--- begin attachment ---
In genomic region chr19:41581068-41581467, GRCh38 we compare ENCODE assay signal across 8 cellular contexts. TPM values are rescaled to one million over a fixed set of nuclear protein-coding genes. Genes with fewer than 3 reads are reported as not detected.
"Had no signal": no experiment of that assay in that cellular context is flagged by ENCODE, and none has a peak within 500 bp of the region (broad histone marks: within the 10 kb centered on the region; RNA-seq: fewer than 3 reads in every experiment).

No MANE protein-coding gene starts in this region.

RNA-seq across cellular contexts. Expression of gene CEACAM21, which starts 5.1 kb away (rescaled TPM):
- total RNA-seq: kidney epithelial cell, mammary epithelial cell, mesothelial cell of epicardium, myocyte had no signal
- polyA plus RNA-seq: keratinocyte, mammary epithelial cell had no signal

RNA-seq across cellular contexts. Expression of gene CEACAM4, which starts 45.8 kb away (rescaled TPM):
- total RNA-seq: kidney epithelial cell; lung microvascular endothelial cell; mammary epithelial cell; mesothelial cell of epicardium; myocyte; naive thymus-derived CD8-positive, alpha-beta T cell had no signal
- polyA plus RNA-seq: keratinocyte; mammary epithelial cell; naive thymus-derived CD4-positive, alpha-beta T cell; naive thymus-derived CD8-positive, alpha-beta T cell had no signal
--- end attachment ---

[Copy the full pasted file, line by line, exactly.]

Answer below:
In genomic region chr19:41581068-41581467, GRCh38 we compare ENCODE assay signal across 8 cellular contexts. TPM values are rescaled to one million over a fixed set of nuclear protein-coding genes. Genes with fewer than 3 reads are reported as not detected.
"Had no signal": no experiment of that assay in that cellular context is flagged by ENCODE, and none has a peak within 500 bp of the region (broad histone marks: within the 10 kb centered on the region; RNA-seq: fewer than 3 reads in every experiment).

No MANE protein-coding gene starts in this region.

RNA-seq across cellular contexts. Expression of gene CEACAM21, which starts 5.1 kb away (rescaled TPM):
- total RNA-seq: kidney epithelial cell, mammary epithelial cell, mesothelial cell of epicardium, myocyte had no signal
- polyA plus RNA-seq: keratinocyte, mammary epithelial cell had no signal

RNA-seq across cellular contexts. Expression of gene CEACAM4, which starts 45.8 kb away (rescaled TPM):
- total RNA-seq: kidney epithelial cell; lung microvascular endothelial cell; mammary epithelial cell; mesothelial cell of epicardium; myocyte; naive thymus-derived CD8-positive, alpha-beta T cell had no signal
- polyA plus RNA-seq: keratinocyte; mammary epithelial cell; naive thymus-derived CD4-positive, alpha-beta T cell; naive thymus-derived CD8-positive, alpha-beta T cell had no signal